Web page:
Sunday, November 1, 2015

How Unnecessary Were Nineteenth-Century Deaths?

I recently read a New Yorker piece that deconstructed the mythical status of Henry David Thoreau in America. Aside from the fact that Thoreau was a bigger dick than the rocket ship from Austin Powers 2, the thing that stood out most from the article was the causes of death for Thoreau and his brother. His brother John died at age 27. Of tetanus. And old Henry David met his demise at 44, of tuberculosis.

Can you imagine living back then? Stepped on a nail? Dead. Cut yourself shaving? Say hi to St. Peter for me, bro. Stayed out in the cold a little too long? Buh-bye. Drank some dirty water?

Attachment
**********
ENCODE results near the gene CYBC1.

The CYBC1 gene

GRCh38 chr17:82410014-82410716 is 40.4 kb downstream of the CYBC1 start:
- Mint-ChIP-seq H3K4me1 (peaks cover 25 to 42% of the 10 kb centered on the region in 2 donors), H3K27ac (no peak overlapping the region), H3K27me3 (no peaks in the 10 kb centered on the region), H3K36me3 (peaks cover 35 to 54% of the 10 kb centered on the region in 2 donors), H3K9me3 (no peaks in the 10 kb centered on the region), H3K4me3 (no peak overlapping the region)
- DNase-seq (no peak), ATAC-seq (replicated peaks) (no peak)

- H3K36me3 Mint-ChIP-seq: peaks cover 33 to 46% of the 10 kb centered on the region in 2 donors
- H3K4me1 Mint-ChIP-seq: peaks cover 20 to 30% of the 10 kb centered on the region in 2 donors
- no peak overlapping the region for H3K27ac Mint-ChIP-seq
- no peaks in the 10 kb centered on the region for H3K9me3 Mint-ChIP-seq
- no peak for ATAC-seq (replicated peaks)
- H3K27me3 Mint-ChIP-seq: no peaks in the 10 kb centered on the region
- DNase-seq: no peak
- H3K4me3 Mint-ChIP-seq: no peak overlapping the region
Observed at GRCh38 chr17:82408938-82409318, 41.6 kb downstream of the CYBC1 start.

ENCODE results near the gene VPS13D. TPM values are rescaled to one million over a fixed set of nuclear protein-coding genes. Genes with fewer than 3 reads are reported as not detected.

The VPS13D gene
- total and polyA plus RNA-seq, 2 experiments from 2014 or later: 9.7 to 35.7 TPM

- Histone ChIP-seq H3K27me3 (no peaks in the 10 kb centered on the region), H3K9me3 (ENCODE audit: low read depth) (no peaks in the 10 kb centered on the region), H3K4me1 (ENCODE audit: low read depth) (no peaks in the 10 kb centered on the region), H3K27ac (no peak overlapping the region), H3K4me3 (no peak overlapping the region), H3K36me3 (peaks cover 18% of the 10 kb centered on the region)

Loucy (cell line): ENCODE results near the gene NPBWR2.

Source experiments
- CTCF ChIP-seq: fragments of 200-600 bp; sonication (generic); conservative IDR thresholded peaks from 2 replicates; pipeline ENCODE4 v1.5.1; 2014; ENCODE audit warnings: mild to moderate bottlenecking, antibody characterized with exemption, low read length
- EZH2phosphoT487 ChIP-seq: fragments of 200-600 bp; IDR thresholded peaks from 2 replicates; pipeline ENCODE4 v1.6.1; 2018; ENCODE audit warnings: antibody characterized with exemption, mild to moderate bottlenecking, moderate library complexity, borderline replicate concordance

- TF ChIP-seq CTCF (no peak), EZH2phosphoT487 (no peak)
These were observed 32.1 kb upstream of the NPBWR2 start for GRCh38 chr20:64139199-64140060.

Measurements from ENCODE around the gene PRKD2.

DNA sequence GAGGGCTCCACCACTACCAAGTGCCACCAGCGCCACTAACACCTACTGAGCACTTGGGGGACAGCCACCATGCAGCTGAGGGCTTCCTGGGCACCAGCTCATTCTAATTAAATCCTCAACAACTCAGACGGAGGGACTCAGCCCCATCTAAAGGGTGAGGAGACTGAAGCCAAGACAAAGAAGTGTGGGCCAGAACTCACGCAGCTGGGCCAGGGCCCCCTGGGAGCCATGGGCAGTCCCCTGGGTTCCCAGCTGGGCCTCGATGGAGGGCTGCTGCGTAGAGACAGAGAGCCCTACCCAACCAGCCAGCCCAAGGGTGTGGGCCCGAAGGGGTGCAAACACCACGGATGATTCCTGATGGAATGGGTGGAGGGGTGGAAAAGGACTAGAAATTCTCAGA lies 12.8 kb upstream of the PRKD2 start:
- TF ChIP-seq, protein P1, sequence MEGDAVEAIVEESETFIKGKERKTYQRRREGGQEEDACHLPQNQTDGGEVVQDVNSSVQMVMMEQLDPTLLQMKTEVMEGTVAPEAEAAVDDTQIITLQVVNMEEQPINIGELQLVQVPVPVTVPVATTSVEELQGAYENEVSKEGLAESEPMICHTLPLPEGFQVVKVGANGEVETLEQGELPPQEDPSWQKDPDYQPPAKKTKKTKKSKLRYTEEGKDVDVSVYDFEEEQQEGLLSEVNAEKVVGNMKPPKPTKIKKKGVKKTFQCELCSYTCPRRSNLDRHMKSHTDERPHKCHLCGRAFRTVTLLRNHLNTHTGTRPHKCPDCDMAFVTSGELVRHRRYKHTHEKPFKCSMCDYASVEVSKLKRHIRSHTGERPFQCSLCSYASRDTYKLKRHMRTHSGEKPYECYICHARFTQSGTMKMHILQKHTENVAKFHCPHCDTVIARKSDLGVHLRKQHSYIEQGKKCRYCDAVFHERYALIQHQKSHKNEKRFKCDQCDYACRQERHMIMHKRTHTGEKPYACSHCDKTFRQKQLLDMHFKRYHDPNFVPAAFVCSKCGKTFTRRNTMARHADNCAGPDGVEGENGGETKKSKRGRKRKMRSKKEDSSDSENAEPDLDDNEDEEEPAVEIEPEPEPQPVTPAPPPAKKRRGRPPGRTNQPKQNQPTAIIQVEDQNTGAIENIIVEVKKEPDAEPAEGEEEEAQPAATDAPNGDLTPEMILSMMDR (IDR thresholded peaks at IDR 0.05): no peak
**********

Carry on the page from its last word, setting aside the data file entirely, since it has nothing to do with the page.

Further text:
Got a little case of the runs?

I once wrote about all the eras I'd like to visit by way of time-travel. After reading about the Brothers Thoreau and their now-avoidable deaths, I can't even fathom living in the nineteenth century. It would take a helluva lot of XXX whiskey to convince me to try my luck back then.

If you want to subscribe to How Blank, just type in your email address on the right side of the page. You'll get a notification every time we post new content.

Follow Francis Tolan on Twitter @frantweet

1 comment:

  1. A don't think clumsy men should ever try their luck visiting the ninetieth century ;)